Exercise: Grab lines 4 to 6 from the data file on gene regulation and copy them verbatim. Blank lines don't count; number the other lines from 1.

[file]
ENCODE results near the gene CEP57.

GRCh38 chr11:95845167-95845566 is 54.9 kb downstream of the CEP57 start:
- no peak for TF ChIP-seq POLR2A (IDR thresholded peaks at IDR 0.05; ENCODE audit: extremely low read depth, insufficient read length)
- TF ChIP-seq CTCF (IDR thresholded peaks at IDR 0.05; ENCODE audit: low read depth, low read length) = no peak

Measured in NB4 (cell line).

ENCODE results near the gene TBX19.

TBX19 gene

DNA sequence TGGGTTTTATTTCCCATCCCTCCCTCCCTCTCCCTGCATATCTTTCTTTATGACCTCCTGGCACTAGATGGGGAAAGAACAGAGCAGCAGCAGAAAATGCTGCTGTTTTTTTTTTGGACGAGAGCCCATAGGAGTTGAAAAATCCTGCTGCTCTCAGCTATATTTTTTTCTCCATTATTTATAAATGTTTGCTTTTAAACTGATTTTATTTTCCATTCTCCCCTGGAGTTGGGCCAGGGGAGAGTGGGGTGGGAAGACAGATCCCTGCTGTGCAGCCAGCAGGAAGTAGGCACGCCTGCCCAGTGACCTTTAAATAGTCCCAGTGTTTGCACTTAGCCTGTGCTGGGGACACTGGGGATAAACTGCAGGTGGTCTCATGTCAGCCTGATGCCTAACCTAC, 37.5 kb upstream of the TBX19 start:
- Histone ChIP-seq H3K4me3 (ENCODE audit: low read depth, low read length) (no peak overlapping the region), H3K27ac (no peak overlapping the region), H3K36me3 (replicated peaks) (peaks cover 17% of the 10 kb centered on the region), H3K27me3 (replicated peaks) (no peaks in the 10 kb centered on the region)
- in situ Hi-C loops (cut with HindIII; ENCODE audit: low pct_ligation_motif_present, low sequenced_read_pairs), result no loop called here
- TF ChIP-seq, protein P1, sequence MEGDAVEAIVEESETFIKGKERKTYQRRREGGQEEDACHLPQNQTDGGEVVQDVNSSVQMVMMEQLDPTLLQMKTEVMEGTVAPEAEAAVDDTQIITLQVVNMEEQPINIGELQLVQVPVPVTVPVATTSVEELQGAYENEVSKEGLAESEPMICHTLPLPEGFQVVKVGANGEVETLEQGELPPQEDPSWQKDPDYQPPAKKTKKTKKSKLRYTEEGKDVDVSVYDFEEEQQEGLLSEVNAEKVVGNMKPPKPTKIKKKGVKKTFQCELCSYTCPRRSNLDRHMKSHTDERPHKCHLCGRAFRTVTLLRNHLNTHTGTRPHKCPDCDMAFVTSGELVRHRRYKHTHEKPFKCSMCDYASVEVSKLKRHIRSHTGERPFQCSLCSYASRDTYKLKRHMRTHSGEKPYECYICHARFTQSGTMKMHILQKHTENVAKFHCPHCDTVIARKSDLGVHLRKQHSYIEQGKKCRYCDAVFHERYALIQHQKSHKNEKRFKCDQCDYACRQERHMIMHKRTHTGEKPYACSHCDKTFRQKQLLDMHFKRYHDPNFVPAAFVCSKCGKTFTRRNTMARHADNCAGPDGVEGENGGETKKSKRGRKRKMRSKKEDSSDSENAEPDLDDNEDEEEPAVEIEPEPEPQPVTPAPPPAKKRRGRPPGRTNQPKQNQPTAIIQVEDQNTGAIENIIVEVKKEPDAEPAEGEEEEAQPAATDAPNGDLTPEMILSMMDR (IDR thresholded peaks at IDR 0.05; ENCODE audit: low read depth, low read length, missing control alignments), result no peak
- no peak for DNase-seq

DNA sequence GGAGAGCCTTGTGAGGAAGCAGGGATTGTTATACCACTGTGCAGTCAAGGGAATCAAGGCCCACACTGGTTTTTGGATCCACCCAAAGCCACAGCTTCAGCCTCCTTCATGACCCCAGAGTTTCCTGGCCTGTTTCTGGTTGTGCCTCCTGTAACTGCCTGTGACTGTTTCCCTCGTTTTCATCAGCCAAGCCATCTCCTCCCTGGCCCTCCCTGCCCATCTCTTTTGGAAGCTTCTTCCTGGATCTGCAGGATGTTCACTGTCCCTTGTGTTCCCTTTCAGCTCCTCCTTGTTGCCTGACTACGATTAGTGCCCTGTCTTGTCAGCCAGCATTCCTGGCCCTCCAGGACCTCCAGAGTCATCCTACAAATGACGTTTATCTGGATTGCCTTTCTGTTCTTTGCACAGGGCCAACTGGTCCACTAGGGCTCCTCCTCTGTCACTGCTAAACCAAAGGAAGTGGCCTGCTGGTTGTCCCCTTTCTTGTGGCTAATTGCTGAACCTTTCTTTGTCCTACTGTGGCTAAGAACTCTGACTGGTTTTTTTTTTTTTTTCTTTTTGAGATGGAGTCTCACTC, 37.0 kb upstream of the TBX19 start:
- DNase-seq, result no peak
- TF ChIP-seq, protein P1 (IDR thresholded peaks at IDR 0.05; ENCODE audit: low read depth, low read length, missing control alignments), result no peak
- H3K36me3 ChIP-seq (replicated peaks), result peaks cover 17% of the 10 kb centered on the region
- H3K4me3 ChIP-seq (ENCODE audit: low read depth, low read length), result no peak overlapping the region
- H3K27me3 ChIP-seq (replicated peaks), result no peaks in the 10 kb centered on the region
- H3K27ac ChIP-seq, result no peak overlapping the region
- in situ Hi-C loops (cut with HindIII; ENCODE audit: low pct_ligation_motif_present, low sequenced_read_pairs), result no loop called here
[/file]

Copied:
- TF ChIP-seq CTCF (IDR thresholded peaks at IDR 0.05; ENCODE audit: low read depth, low read length) = no peak

Measured in NB4 (cell line).

ENCODE results near the gene TBX19.